The only hay fire I have fought was a trailer load inside a sealed building. The first crew made entry and ventilated and started spraying it down. Once the LEL was low enough we went in and just pulled it apart spraying hot spots as we went. I belive the same principal would work outside, spray it and pull apart. A local mulch company had a fire and they used a back hoe to move the mulch and spread it out and then it was soaked down.

Mulch fires, lots and lots of water, with Class A foam, plus commandeering or having the company using their backhoes or loaders to move and spread the smoldering material to facilitate wetting. We have tried to use piercing nozzles. A total waste of time.

For hay fires, it depends whether they are in a barn our outside. Outside, the fastest way is to unroll or open the bales, fluff them up to get air, and let them free burn. We use very little water on hay bales. Even partially burned bales are no good for livestock. 

Inside the barn fires, are more water and labor intensive. But if there is equipment available, we cool them enough to get the tractor in and remove the smoldering bales, and perhaps saving a lot of bales and the barn. I have on occasion, pulled the wall on the unburnt side, to get the unburned bales out. That's what works for us.

We've had good luck using a piercing nozzle in combination with foam on hay fires. Place the tip of the nozzle deep inside the bale and fill it with class A foam from the inside out, then move on to the next one. You'll know a bale is saturated when foam oozes out on all sides.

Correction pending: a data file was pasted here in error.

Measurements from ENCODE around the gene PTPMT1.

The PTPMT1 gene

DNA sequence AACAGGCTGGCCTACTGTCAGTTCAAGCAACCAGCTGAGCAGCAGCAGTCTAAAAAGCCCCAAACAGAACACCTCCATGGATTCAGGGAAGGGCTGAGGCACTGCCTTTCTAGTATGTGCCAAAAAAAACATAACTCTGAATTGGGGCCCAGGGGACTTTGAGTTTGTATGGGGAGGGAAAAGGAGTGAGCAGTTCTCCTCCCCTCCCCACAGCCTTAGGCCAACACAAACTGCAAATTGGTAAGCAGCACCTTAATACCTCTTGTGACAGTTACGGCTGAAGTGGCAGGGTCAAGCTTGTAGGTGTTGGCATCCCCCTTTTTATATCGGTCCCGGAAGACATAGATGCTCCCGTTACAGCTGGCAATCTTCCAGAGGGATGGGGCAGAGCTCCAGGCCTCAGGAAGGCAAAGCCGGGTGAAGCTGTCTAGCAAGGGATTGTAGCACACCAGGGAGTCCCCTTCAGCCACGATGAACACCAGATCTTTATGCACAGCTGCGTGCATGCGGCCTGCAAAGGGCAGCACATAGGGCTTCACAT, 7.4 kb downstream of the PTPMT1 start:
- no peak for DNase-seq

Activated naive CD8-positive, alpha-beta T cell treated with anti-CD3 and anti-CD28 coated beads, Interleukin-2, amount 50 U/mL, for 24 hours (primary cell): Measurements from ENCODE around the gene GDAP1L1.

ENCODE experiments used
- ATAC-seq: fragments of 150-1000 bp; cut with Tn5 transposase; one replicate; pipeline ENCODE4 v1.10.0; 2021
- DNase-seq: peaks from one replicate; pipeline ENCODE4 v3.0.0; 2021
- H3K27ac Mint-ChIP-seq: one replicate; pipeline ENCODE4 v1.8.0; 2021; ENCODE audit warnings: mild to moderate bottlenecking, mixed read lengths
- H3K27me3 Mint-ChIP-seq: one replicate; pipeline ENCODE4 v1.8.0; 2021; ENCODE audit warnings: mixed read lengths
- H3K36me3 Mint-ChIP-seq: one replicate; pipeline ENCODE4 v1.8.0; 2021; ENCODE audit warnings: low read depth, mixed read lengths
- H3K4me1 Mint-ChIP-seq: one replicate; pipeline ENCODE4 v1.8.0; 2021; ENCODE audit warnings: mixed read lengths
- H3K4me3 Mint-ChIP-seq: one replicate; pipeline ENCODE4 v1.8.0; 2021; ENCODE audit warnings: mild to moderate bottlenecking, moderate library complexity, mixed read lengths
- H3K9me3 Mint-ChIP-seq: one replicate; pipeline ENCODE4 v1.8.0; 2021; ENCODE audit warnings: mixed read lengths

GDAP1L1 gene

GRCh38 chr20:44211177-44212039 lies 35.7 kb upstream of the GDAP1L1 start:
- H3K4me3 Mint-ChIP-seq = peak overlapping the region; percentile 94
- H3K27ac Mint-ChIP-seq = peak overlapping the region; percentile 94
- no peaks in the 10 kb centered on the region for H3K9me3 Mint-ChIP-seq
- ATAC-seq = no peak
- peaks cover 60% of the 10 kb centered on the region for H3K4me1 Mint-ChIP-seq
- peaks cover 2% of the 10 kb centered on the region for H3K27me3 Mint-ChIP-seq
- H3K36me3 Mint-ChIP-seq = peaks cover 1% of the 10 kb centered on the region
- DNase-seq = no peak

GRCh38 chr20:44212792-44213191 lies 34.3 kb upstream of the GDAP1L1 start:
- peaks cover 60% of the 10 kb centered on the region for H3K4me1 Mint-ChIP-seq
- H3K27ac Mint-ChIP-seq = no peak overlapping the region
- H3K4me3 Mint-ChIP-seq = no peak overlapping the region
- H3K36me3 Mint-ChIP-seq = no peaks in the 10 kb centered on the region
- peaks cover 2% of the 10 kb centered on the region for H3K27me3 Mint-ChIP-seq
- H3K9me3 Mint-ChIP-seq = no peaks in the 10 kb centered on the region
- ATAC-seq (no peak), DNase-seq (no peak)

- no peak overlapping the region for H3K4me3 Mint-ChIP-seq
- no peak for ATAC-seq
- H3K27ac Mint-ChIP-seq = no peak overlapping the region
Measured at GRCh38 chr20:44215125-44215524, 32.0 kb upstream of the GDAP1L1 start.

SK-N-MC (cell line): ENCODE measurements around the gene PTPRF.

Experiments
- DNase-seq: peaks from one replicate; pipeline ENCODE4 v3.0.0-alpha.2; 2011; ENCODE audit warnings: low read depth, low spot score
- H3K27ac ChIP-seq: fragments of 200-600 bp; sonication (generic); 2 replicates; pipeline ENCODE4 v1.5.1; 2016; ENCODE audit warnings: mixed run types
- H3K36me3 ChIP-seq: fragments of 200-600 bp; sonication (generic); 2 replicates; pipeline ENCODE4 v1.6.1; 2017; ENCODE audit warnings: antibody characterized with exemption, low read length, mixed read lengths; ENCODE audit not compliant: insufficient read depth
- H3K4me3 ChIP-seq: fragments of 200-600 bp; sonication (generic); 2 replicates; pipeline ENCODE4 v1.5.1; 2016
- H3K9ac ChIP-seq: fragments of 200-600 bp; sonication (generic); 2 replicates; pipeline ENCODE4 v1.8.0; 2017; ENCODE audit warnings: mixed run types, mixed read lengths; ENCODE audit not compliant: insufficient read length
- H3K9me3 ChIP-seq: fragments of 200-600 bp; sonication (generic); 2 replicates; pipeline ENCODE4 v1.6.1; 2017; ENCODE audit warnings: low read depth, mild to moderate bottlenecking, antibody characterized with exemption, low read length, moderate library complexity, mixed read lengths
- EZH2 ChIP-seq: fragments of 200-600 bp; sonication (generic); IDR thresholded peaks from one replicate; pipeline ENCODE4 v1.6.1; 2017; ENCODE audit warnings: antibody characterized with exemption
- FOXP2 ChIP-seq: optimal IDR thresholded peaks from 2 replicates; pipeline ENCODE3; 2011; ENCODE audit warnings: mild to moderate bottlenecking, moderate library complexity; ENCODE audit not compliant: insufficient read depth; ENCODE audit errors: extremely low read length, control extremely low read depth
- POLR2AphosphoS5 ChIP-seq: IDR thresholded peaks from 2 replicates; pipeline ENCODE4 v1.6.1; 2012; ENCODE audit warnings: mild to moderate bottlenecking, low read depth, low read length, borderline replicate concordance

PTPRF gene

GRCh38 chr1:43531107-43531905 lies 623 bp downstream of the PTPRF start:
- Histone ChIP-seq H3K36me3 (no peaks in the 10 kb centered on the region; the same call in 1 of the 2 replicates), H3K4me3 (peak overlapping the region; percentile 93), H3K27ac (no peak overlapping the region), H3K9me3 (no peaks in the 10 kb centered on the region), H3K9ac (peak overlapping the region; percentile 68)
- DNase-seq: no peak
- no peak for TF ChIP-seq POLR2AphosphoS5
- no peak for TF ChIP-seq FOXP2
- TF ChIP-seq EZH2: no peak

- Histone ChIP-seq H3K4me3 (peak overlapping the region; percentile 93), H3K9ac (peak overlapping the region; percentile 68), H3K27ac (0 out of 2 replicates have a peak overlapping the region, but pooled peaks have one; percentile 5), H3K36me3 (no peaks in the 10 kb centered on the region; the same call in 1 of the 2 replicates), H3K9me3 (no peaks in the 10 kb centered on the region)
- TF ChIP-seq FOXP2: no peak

As others have stated a front end loader is probably your best tool on a mulch fire. One load at a time. On a windy day have a couple of brush trucks downwind from the poop to catch spot fires. Mmmmmmmm Smells nice, doesn't it?

Deep seated fires like this are hard to extinguish. In the past I have used foam on 1% to seep into the material and get to the hot spots. This also prevents air from accessing the fire. Put a coat of foam over it, let it sink in, then get a backhoe to get any remaining embers. Used it a few times and it works. One thing to think about. The surface is still hot and even though you don't see anything, it is still hot to walk on.

I would use a ladder truck get right over top of it douse it with water and then as others hhave said use foam on low percentage and have escavater pull apart the pile

Joe, I've done that before, but the water doesn't penetrate the hay and will continue to burn. Deep seated fires are hard to extinguish with surface nozzles alone. We actually had guys feet burned while standing in water above these types of fires.

I understand where you are coming from there. No sense in putting people into that situation, thats where the excavator comes in and pulls apart the pile.  A few hand lines to foam what is being pulled apart, and ladder truck to advance and cool the hot conditions for the excavator...